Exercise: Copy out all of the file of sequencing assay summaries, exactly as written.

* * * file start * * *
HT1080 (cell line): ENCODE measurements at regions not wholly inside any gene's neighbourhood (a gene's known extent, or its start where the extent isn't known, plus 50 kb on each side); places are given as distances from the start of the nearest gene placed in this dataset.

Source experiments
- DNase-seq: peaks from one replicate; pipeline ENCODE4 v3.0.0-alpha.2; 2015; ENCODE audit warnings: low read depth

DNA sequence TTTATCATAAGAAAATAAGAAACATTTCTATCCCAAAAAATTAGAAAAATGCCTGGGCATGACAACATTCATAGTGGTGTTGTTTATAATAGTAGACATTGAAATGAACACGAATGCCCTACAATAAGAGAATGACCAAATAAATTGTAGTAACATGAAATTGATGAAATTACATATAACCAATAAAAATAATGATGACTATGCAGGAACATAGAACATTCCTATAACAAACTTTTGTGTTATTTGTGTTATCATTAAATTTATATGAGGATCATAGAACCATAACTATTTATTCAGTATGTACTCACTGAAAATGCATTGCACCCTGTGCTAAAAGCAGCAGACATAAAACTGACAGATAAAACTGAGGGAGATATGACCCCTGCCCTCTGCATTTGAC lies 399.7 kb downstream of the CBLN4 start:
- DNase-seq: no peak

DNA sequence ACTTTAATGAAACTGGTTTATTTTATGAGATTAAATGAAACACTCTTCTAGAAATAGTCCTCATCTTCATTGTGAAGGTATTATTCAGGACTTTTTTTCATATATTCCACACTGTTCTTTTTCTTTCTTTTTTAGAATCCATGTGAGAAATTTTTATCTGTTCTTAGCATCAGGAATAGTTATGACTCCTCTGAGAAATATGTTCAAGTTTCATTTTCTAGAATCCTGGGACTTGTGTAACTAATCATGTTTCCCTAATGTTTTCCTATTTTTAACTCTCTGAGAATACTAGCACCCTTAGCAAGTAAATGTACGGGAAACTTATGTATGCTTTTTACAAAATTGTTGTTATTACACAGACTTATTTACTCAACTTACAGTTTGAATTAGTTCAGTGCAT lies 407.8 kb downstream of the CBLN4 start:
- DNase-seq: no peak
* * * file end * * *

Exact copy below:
HT1080 (cell line): ENCODE measurements at regions not wholly inside any gene's neighbourhood (a gene's known extent, or its start where the extent isn't known, plus 50 kb on each side); places are given as distances from the start of the nearest gene placed in this dataset.

Source experiments
- DNase-seq: peaks from one replicate; pipeline ENCODE4 v3.0.0-alpha.2; 2015; ENCODE audit warnings: low read depth

DNA sequence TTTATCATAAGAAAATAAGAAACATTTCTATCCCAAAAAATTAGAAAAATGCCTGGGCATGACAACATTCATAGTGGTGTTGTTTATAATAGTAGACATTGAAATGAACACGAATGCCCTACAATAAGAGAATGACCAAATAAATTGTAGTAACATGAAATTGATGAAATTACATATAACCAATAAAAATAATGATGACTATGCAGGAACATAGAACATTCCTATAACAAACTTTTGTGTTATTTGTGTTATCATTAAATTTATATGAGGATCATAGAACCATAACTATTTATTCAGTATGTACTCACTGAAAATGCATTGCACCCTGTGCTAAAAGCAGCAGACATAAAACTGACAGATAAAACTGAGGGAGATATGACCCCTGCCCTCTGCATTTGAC lies 399.7 kb downstream of the CBLN4 start:
- DNase-seq: no peak

DNA sequence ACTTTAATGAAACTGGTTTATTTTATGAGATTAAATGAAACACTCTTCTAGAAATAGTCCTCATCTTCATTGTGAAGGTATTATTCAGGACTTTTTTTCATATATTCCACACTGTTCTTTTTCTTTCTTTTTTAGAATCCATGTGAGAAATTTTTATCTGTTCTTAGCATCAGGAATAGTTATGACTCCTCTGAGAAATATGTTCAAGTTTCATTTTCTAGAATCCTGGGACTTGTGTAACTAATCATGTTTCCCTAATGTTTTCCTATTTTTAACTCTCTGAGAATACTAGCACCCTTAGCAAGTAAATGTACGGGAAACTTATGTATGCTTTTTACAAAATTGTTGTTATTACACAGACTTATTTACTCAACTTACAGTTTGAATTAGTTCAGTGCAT lies 407.8 kb downstream of the CBLN4 start:
- DNase-seq: no peak